How to feed your youth

One of the biggest debates that resides in the minds of parents and caregivers usually has to do with the nutrition of those in their care. I mean, it stands to reason right? We spend a lot of our time feeding ourselves and our loved ones. With childhood obesity on the rise, nutrition is honestly the forefront of winning this ever-growing battle. As parents and caregivers we have the ability to set our children up for a lifetime of good health OR a lifetime of poor health. The choice is all ours.

So, let’s start with the basics. The first fact is that we buy the food in the house. I mean, I don’t send my 10-year-old to the store alone to pick up that weeks groceries. So, the first thing is to make sure that you are involved in planning the food for the week. Think ahead, just like you would if you’re planning a big road trip. Make sure that you have PLENTY of healthy snacks on hand at all times. Fresh fruits and vegetables are very appealing to young taste buds IF they are already washed and ready to go. I wash my fruits and veg after the store trip, then chop them up and put them into small containers. These containers are then placed in a prominent place in the fridge: EYE LEVEL. Yes, I know there are several drawers for this purpose, but when was the last time you dug into the drawer as opposed to hitting the chips in the pantry? Yeah, EYE LEVEL. The bright colors and freshness of the produce has been shown to create an immediately favorable response. That means if it’s available and ready to eat, kids will reach for it!

Another tip is to limit the amount of processed junk that is allowed to hang out in the house. It doesn’t mean that chips will never again cross the threshold of your kitchen, BUT it does mean that in the fight to better health, these foods are limited and no longer deserve permanent residence in your bread box. You and child deserve better food and better health, simple as that. So the chips, cookies and candies are bought only on special occasions. This will begin to treat the emotional dependency on food for comfort.

Potions are usually out of control for most of us. I know I can put away MASSIVE amounts of food if left to my own devices! When in doubt, use your hands as your guide. Protein will fit in the center palm, veggies take up 2 handfuls, grains are a closed fist, and fats are the tip of both thumbs. This holds true for your kids as well. Far too often we as parents give our children the same amount we eat and sometimes even more. We over feed to show love (totally different post!) and this causes a world of health issues. Stay within your childs portions and when they aren’t hungry, don’t force them to eat it all. In our home, we simply put leftover food away and if my daughter pops up “starving” an hour later, we reheat. Most times kids just may not be hungry at the time. If your child is chronically not hungry, look at the amount of snacks being eaten as well as the amount of movement between meals. Ever notice how little Timmy is famished when he gets home from school, but after a snack and some TV he’s not interested in a healthy dinner?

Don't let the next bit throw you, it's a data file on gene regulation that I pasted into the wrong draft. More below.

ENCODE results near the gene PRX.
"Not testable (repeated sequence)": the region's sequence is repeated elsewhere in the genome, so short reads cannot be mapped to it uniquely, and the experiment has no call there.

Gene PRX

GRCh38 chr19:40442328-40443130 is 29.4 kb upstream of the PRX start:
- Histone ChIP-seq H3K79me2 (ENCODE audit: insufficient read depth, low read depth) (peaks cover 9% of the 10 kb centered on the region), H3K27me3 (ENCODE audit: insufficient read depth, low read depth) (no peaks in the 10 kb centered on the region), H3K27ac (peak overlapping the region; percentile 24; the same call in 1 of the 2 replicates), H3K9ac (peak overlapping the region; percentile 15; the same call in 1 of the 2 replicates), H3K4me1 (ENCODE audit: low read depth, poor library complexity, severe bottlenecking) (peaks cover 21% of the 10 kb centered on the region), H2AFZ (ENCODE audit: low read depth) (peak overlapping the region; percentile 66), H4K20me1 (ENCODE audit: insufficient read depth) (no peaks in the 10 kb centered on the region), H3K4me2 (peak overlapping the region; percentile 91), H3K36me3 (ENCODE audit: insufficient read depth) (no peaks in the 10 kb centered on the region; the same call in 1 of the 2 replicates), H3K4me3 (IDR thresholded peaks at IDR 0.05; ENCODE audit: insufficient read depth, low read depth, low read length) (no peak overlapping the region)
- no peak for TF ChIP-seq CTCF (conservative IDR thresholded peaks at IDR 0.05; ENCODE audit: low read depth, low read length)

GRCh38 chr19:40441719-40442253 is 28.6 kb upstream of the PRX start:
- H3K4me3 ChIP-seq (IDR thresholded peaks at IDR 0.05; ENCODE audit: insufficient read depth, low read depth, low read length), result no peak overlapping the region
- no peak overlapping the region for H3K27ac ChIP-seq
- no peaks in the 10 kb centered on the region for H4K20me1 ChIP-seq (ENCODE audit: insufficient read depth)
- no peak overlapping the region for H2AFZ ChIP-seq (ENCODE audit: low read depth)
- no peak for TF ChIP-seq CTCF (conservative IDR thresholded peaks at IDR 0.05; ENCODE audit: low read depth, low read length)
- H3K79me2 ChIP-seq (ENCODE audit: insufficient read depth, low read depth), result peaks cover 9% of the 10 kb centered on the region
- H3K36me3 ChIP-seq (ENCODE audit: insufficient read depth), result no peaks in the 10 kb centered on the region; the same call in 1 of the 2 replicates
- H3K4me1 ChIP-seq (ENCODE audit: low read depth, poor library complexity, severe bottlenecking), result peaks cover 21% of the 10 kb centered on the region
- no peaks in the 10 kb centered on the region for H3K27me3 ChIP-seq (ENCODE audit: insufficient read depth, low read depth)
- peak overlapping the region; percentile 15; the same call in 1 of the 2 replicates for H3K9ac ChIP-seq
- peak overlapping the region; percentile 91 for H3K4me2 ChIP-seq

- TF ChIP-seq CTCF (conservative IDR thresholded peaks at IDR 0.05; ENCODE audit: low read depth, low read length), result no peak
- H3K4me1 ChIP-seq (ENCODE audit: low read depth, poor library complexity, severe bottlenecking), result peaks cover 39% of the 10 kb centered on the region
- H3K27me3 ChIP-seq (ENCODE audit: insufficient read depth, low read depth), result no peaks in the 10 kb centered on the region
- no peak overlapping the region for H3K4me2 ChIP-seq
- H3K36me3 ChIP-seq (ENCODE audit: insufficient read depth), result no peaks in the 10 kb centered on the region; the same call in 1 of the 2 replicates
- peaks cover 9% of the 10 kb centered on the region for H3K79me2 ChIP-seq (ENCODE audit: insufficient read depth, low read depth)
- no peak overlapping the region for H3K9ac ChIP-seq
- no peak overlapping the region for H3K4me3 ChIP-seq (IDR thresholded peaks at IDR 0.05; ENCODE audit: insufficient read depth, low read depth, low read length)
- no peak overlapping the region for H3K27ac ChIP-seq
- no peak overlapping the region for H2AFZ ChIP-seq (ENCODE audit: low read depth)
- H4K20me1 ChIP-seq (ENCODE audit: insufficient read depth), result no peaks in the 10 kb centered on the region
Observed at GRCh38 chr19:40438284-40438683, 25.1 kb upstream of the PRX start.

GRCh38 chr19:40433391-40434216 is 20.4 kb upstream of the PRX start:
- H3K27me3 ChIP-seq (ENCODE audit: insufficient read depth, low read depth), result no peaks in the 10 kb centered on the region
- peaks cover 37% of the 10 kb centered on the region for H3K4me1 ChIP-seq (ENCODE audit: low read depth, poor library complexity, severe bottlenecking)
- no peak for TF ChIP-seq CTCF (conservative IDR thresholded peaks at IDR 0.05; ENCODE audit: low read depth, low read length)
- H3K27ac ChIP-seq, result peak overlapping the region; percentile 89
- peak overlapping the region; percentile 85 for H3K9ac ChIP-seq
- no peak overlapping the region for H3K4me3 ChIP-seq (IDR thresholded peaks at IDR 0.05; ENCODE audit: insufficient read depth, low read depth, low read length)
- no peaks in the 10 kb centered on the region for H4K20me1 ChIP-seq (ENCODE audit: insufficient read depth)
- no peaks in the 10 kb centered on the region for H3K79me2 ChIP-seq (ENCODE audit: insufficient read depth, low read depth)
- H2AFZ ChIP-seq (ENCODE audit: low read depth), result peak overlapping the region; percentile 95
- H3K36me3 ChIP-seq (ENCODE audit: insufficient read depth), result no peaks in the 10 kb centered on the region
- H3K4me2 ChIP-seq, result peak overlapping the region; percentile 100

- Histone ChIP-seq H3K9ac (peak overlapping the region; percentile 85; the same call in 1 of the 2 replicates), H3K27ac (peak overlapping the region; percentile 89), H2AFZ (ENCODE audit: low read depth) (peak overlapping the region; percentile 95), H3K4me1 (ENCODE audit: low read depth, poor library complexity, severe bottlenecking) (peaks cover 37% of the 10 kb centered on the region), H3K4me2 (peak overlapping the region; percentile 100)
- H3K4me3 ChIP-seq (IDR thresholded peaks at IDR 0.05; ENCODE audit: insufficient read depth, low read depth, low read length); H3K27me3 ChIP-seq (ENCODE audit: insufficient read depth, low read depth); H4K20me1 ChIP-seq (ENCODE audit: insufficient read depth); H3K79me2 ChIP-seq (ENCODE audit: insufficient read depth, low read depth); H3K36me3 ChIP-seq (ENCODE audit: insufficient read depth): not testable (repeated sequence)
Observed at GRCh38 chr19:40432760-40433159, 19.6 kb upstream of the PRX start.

Last, don’t put your child on a “diet” of any kind. Children need to focus on the nutrients they get (adults too, but again: different post) and by placing children on any type of diet, we cut out essential nutrients that they need to grow. This will affect growth of healthy tissue as well as brain function. So, let the focus be on gaining more access to better nutrition and they will be set for life :)

Be sure to check back tomorrow for a fun family game that incorporates fitness into game night!

In good health,
Michelle

Welcome to YOUTH Health, Fitness, and Safety Month!

I cannot get more excited about a topic than I am right now! Of all the certifications and specialties I hold, I think youth training and nutrition is by far my biggest passion. The reasons are really hard to number, but I’m sure it’s due to the fact that I have 2 wonderful children of my own :)

So, for the entire month of April we will be discussing the following issues surrounding the health of our youth:

  • Initiating movement and making exercise fun.
  • Family fitness.
  • Special nutrition needs of youth.
  • Hydration for the youth athlete.
  • Youth sports nutrition.
  • Injury prevention.
  • Foundations for health and Fitness.
  • Family meals and kid friendly recipes.
  • Kid Fit: Ideas for finding fitness at any age.
  • Different ages and stages: recognizing when and what to teach your children about health, fitness and nutrition.

Keep in mind that you do not have to be a parent to be a positive influence in the lives of children. You CAN help improve the health of the kids you come into contact with everyday!

Check back soon for more information on youth health, fitness and safety month!

Michelle